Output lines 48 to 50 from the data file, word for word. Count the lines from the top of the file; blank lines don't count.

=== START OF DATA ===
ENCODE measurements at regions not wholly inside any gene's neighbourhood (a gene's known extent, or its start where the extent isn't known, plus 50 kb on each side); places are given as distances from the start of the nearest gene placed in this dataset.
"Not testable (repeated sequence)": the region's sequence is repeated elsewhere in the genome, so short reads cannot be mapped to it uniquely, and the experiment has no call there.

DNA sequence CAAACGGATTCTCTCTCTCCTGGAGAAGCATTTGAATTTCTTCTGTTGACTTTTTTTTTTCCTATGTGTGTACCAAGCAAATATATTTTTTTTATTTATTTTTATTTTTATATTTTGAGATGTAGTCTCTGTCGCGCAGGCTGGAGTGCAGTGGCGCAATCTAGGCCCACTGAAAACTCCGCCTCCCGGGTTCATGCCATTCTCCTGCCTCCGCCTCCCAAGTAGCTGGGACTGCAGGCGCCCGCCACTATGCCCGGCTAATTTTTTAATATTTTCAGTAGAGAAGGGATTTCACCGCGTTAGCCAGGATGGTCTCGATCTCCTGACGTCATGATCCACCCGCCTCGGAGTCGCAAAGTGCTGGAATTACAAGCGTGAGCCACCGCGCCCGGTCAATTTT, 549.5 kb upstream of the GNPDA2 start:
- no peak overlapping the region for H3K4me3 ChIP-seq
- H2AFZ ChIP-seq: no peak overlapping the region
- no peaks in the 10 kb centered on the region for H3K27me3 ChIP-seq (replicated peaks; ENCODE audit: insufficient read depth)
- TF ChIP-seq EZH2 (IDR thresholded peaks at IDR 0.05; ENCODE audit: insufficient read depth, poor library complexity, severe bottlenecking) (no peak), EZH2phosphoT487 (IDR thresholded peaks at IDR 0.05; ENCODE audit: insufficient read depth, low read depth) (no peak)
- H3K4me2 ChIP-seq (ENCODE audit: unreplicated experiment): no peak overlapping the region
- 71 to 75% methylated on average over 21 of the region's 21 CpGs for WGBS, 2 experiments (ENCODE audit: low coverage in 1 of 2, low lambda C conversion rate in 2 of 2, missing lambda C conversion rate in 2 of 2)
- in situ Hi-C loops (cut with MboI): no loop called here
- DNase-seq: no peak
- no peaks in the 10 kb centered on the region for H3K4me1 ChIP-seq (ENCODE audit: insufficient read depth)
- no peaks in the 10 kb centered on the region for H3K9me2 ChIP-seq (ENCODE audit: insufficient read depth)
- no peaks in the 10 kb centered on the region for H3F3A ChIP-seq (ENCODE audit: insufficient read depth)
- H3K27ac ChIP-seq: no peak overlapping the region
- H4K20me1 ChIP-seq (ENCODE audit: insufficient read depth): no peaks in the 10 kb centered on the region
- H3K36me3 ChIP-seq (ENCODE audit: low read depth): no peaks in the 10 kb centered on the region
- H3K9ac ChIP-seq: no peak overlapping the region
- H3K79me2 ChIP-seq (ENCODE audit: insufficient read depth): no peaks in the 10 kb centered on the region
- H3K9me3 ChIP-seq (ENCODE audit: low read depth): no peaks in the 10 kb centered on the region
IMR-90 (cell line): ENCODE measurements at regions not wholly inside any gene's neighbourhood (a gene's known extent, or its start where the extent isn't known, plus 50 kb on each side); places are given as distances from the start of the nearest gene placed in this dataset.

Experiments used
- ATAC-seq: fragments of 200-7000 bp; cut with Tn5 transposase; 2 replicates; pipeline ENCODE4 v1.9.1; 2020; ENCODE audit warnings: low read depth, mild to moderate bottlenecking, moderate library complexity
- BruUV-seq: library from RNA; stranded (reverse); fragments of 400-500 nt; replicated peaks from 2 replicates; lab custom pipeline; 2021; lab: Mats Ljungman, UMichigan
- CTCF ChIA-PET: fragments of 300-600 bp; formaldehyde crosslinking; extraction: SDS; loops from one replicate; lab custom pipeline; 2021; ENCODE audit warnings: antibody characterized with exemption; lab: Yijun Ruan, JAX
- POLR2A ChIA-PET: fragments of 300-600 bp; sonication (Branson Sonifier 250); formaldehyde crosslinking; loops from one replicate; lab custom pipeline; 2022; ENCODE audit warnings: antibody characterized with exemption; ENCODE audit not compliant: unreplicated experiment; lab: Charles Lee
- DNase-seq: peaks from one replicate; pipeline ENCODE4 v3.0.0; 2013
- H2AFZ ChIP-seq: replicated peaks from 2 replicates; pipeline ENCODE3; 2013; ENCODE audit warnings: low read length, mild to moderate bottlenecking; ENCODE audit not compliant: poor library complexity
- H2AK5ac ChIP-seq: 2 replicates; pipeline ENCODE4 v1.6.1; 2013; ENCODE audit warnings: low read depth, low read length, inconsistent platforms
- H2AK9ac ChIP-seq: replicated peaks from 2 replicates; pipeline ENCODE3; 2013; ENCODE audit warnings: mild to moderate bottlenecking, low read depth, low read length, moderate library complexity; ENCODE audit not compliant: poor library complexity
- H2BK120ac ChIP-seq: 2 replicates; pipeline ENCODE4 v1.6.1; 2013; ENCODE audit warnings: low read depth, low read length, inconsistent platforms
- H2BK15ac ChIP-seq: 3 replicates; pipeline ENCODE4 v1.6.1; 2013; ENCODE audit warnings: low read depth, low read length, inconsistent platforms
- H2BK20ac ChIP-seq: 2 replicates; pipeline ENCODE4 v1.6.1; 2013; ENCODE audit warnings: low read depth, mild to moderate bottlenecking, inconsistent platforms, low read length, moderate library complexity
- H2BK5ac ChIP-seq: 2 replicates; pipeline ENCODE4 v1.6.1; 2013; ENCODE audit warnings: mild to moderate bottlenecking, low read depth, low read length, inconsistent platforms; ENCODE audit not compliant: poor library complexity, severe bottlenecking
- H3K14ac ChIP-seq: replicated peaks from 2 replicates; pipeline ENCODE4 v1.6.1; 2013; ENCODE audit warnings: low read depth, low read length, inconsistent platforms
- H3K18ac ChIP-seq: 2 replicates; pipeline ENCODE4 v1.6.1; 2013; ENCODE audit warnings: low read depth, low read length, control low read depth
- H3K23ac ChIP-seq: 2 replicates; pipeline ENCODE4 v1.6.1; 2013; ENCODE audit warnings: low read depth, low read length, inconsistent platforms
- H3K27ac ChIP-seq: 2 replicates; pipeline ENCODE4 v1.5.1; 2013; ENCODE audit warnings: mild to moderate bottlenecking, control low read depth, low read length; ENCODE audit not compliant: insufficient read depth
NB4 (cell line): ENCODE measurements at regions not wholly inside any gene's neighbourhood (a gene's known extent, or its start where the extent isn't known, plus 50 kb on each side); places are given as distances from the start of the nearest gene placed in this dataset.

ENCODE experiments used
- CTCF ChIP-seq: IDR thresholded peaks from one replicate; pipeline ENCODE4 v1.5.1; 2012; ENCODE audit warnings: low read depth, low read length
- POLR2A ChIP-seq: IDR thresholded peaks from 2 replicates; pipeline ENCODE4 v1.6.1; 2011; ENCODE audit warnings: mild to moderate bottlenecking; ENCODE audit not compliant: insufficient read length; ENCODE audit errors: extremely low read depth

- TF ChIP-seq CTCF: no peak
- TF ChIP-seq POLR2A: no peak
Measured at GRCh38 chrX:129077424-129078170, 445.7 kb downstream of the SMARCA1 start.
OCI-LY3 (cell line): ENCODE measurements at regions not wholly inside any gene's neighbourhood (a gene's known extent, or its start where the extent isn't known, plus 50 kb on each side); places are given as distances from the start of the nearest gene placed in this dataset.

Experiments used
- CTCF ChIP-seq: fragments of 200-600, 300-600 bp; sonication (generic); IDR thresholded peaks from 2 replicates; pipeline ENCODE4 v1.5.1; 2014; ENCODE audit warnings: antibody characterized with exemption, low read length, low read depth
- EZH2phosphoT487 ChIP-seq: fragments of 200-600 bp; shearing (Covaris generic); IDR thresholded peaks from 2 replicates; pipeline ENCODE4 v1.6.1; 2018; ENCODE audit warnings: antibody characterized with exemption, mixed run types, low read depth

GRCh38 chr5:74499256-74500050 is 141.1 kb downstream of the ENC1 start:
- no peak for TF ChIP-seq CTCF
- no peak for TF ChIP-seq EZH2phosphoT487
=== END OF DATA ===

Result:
- CTCF ChIP-seq: fragments of 200-600, 300-600 bp; sonication (generic); IDR thresholded peaks from 2 replicates; pipeline ENCODE4 v1.5.1; 2014; ENCODE audit warnings: antibody characterized with exemption, low read length, low read depth
- EZH2phosphoT487 ChIP-seq: fragments of 200-600 bp; shearing (Covaris generic); IDR thresholded peaks from 2 replicates; pipeline ENCODE4 v1.6.1; 2018; ENCODE audit warnings: antibody characterized with exemption, mixed run types, low read depth

GRCh38 chr5:74499256-74500050 is 141.1 kb downstream of the ENC1 start: